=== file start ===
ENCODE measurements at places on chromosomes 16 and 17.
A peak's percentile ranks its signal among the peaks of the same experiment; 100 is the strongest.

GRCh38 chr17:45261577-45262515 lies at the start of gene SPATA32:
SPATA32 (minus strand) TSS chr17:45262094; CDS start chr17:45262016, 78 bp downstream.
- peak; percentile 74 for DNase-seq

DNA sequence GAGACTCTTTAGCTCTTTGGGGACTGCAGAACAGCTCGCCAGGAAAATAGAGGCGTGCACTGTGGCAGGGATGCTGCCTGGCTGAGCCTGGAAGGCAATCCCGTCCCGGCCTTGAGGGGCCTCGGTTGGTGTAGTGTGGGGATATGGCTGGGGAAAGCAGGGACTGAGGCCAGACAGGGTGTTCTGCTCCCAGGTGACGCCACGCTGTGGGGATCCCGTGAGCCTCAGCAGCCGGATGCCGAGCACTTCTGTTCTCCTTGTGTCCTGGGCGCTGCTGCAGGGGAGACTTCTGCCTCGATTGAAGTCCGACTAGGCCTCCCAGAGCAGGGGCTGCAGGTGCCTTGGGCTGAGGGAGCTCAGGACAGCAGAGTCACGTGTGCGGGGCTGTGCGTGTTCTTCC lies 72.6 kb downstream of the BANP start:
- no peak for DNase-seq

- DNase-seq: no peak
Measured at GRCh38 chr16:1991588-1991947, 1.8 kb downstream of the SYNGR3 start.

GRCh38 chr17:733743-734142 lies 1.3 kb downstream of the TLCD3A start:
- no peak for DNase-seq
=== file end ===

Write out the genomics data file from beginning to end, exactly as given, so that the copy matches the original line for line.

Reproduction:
ENCODE measurements at places on chromosomes 16 and 17.
A peak's percentile ranks its signal among the peaks of the same experiment; 100 is the strongest.

GRCh38 chr17:45261577-45262515 lies at the start of gene SPATA32:
SPATA32 (minus strand) TSS chr17:45262094; CDS start chr17:45262016, 78 bp downstream.
- peak; percentile 74 for DNase-seq

DNA sequence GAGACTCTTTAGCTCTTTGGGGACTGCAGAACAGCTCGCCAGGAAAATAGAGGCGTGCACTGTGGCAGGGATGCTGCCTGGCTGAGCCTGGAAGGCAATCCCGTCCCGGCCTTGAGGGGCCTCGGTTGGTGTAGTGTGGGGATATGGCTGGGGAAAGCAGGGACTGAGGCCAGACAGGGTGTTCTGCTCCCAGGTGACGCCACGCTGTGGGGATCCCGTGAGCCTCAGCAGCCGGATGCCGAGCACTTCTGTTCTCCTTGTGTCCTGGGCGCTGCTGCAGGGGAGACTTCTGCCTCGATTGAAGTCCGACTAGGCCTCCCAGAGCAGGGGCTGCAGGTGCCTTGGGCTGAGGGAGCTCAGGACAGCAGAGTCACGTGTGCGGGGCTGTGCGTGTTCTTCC lies 72.6 kb downstream of the BANP start:
- no peak for DNase-seq

- DNase-seq: no peak
Measured at GRCh38 chr16:1991588-1991947, 1.8 kb downstream of the SYNGR3 start.

GRCh38 chr17:733743-734142 lies 1.3 kb downstream of the TLCD3A start:
- no peak for DNase-seq